Mission: This should summarise what you hope to have delivered within a year of signing the Declaration, and indicate how you’ll do it
Impact: Explain to your peers how you think specific users will benefit from your project

Here are the examples we've made up to help understand what we're looking for in a Declaration commitment.

Made-up example 1 from a local authority


Using open-standard predictive analytics tools to identify teenagers at risk of dropping out of secondary school


Local police service, Department for Education and Neighbour Borough Council


We will create a step-by-step guide that any local authority could use to identify teenagers at risk of dropping out of secondary school. We will work out what data is required, how to access it safely, and which algorithms best identified at-risk teenagers. We also hope to test our assumed reasons for teenage school dropouts to inform better interventions in the future.


The project aims to reduce the number of teenagers dropping out of secondary school, saving councils money by wasting less on ‘stay in school’ campaigns, which currently don’t seem to be having a big impact in Made-up Metropolitan Borough Council.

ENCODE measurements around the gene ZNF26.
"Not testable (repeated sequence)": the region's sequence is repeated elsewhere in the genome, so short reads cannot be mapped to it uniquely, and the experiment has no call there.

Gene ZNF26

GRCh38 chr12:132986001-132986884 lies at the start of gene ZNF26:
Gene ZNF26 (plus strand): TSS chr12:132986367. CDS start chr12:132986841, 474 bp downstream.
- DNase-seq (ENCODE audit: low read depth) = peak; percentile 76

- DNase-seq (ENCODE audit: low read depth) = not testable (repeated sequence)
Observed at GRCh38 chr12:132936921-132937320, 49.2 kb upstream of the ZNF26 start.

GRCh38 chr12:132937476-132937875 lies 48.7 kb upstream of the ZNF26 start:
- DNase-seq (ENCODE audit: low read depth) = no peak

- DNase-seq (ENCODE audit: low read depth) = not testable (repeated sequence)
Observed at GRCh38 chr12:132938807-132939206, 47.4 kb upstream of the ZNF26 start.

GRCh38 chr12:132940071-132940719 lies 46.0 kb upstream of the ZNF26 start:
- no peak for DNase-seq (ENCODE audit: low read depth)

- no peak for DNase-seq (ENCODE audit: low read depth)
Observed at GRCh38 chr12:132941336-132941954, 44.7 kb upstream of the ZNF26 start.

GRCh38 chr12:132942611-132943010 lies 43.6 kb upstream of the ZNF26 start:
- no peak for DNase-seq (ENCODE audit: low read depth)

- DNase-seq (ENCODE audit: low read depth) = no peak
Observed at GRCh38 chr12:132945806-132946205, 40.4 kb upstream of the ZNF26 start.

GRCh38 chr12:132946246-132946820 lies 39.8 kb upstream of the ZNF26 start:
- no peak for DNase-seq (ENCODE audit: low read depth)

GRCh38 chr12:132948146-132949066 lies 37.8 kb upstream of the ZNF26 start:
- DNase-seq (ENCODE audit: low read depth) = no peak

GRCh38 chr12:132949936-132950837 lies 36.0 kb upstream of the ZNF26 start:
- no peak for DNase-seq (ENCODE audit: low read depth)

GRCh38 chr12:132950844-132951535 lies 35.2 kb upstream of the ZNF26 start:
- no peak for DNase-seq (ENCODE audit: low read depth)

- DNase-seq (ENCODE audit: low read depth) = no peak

Made-up example 2 from central government


Creating a best practice guide or service pattern for administering older person’s concessionary travel applications


Local councils x, y, and z


To design a best practice way to administer older person’s concessionary travel pass applications. We’ll do this by researching how a number of councils currently deliver the service, and what their users need of the service. We’ll then use this research to inform a service pattern that any local authority could use to improve this service quickly and in line with the Declaration principles.


The aim of the service pattern is to cut the cost of putting applications for older person’s concessionary travel passes online. It will help councils that use the pattern to eliminate the unnecessary manual processing of applications and reduce the number of calls to contact centres, saving councils money.

We’ll keep iterating and improving

We hope the changes we’ve made to the service will make it easier for your organisation to sign up. We’ll keep monitoring the success of the service and identifying improvements where needed. If you have any feedback from signing up, let us know by emailing

Follow @LindaSasta on Twitter and subscribe to the Local Digital newsletter to keep updated.